After we installed and set up Skype and Vonage, we made a few test calls. The Skype soft phone includes a contact called "echo1234" just for this purpose. After installing Skype and signing in to your account, you can call echo1234 to make sure everything's set up properly. If everything is correct, you'll hear a recording prompting you to leave a brief message that will be played back to you.
Receiving a Skype call is a lot like receiving an instant message. The program plays a ring tone and flashes an icon to let you know someone is trying to reach you. If the call is from another Skype user, the program tells you who is calling. You then decide whether to accept the call.
To compare how the two services work, we called the same number using both Skype and Vonage. We decided to take advantage of the ability to make free long-distance calls and called They Might Be Giants' Dial-a-Song line. To do this using Skype, we entered the character "+" (required to make a call to a traditional phone), then we entered the rest of the number the same way we would on a land line.
Our setup worked, but Dial-a-Song was broken -- we heard a screech rather than a song. Also, since we were using the built-in speaker and microphone on a laptop, the audio was a little distorted. Using a headset, a WiFi phone or a phone adapter can improve call quality substantially.
Making and receiving phone calls using Vonage is just like making and receiving phone calls on a cell phone or land line. When we called Dial-a-Song using Vonage, our setup worked, but Dial-a-Song was still broken.
One common concern about VoIP service is whether the sound quality matches that of traditional phone service. In the Vonage calls we made, the difference was about the same as the difference between MP3s and CDs. Our Skype calls suffered from using a built-in speaker and microphone, but it was still pretty good for free service.
The quality of a person's Internet connection and the equipment used to make and receive calls can make a tremendous difference in quality for any VoIP service. If the data packets containing the call are lost or slowed down in transit, the call can become distorted or pieces of the conversation can disappear entirely. In addition, some people experience echoes in their VoIP calls, although we did not experience this in our test calls.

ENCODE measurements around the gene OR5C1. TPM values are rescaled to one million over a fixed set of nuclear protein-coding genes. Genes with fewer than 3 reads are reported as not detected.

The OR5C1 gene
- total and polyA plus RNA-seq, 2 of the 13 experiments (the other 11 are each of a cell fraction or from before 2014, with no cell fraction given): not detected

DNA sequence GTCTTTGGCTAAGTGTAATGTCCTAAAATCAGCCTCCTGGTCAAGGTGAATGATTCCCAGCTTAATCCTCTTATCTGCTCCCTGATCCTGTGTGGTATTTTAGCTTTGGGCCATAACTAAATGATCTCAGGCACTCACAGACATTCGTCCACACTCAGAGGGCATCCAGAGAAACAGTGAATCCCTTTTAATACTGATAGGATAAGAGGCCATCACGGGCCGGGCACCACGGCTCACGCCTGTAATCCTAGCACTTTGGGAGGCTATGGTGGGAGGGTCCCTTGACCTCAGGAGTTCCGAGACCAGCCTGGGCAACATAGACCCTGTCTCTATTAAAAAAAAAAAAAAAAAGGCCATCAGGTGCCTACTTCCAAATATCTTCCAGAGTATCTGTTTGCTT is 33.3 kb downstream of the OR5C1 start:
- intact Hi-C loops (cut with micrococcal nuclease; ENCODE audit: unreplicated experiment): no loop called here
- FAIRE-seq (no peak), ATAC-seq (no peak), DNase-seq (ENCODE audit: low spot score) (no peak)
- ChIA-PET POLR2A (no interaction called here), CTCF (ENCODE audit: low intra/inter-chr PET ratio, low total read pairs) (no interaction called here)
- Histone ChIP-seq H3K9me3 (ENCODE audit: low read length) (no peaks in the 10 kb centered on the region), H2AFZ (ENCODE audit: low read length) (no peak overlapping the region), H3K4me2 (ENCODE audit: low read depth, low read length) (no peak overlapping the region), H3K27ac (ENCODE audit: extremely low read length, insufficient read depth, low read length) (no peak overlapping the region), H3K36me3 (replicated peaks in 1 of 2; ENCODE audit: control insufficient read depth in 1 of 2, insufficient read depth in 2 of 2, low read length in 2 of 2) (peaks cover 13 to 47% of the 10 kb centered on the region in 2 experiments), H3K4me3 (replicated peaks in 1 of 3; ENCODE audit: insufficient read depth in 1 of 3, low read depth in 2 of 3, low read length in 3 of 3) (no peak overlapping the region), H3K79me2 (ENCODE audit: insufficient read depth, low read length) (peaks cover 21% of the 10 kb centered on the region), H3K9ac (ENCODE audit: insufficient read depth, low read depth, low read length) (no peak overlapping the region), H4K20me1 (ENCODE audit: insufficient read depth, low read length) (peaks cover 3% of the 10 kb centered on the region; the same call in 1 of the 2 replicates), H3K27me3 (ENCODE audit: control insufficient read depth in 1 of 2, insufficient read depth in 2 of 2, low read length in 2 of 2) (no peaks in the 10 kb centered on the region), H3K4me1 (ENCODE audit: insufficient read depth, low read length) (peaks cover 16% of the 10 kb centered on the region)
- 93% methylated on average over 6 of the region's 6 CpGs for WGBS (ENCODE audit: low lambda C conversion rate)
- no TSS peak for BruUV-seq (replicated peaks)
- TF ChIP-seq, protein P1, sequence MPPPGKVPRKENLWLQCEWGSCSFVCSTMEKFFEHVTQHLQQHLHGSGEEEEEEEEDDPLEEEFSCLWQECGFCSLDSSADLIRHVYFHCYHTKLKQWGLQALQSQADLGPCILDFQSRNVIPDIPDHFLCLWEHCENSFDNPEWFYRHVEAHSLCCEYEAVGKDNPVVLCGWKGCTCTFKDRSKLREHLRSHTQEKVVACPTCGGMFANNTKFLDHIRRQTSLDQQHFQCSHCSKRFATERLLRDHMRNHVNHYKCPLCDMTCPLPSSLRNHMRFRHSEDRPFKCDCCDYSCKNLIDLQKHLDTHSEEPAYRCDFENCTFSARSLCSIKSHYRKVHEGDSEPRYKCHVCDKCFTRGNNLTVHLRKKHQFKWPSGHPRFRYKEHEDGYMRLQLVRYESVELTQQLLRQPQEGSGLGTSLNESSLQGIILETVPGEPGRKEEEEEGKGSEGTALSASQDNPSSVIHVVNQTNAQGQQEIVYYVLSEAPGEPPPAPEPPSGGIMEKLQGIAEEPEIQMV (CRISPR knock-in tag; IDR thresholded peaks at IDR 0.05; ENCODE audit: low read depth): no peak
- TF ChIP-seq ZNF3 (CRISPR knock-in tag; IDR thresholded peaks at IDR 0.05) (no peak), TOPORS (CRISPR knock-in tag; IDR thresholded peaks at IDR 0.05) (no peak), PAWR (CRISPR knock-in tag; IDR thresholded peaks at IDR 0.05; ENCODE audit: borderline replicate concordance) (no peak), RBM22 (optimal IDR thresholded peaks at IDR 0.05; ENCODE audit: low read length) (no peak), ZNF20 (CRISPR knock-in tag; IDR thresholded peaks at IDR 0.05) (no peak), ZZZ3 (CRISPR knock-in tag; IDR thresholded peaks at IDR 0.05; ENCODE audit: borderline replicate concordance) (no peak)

Whether VoIP is right for you depends largely on whether you need a traditional phone line too and how many long-distance calls you make. Whether Skype or Vonage is right for you depends on what you hope to use the service to do. If you hope to replace your home phone service, Vonage, or another full-service VoIP plan, can be a good choice. Skype, on the other hand, can let you make free calls to friends and family as a supplement to your regular phone service. It's especially convenient if the people you wish to call are Skype users as well.
For more information on VoIP, the Internet and related topics, see the links below.
Related HowStuffWorks Articles
More Great Links
- Bennahum, David S. "Can They Hear You Now?" Slate, February 19, 2004. http://www.slate.com/id/2095777#
- Faultline. "VoIP Suffers Identity Crisis." The Register, June 15, 2004. http://www.theregister.co.uk/2004/06/15/voip_and_skype/
- Fisher, Ken. "Skype's Net Neutrality Gamble." Ars Technica. May 18, 2006. http://arstechnica.com/news.ars/post/20060518-6860.html
- Gough, Michael. "The Top 5 Skype 'Gotchas'". Information Week, May 15, 2006. http://www.informationweek.com/hardware/showArticle.jhtml?articleID=187203667&subSection=Telecom
- Nuttall, Chris. "Skype in US Free Calls Scheme." MSNBC, May 15, 2006. http://msnbc.msn.com/id/12802822/
- Vonage http://www.vonage.com
- Skype http://www.skype.com